10. After I open the session by discussing how I mediate, you decide whether my approach can be of use.
I mean it when I say mediation is voluntary. I am there to support you in having a conversation — and that also means I will support your decision to end the conversation should you make that decision at any point.
9. You decide what to talk about.
I neither make you include nor exclude anything from your conversation.
8. You decide how to have the conversation.
I impose no guidelines for you about how to talk together. You know what’s worked and what hasn’t worked for you in the past, and you’ll decide together how to have the conversation in mediation.
7. I have only one rule for the mediation and that’s for myself — I keep everything you say confidential (except for information about an actual or potential threat to human life or safety).
I’m not an enforcer of behaviour standards — My sole duty is to support the type and substance of conversation you decide to have.
6. I will not reframe anything you say, no matter how bitter, negative or emotional someone else may think it is.
The mediation is your conversation, not mine — I believe that you know what you want to say and how you want to say it, and will support your decisions on these matters, rather than force my interpretations on you as more ‘constructive’ or ‘rational’. I will not make any judgments about you.
5. I will not try to ‘vent your feelings’ — get them out of the way so that you can talk about the ‘facts’.
Feelings are ‘facts’ in the conversation itself — if you decide to express them, I will follow you there and support you.
4. I will not stop you from talking about the past.
I will focus on your conversation in the mediation room — on your interaction with the other person in the ‘here and now’. If you decide to raise or refer to the past, I will follow you there and support you.
3. My goal is not to show you the way to settle your differences.
You decide whether or not you will settle, and if so, what that settlement will look like. There are outcomes to mediation other than settlement that participants have found of value, such as greater insight into what truly matters for them and why it matters, clearer understanding of their goals, resources and options, and a better understanding of where the other person has been and is coming from.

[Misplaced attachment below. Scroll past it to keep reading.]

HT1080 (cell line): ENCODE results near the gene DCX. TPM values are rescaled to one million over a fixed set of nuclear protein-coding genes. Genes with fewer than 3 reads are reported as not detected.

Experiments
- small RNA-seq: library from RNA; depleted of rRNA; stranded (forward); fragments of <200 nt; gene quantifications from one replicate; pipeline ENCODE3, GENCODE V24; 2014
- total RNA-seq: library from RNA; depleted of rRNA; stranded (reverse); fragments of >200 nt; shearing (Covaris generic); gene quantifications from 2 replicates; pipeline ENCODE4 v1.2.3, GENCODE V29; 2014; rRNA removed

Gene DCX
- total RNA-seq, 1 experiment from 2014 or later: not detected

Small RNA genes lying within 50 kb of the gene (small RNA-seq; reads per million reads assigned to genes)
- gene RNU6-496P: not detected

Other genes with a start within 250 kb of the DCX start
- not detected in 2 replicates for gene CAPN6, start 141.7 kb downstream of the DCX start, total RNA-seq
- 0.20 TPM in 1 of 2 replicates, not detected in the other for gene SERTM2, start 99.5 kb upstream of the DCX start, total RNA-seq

2. I don’t offer expert advice or information in law, child development, financial management etc.
This means that I can focus entirely on the movement and structure of the conversation you decide to have while it’s taking place, without bringing in information that inevitably (perhaps subtly) will lead you in one direction or another. The promise that mediation holds out to you is the space to make your own decisions, free from expert guidance, if that is what you wish. If you do identify gaps in the information you have that you decide you need to fill, I will provide you, if you wish, with referrals to experts in those areas. And, of course, if you do want someone to make some decisions for you, there are plenty of mechanisms available, ranging from other approaches to mediation, to arbitration and litigation, none of which I offer.
1. My goal is not to end your conflict for you — rather to support you in “turning conflict into conversation”.
This isn’t a catch-phrase — it’s about helping you find ways to better deal with conflict, your current dispute and any conflicts you may experience in the future. I work towards this goal by focusing on the movement and structure of conversation you have in mediation in ways that support your becoming clearer about your situation and your decisions about how to handle it. Research into the US Postal Service’s REDRESS© program has led to a better understanding of the ‘upstream’ effects into future conflicts that this type of support can have.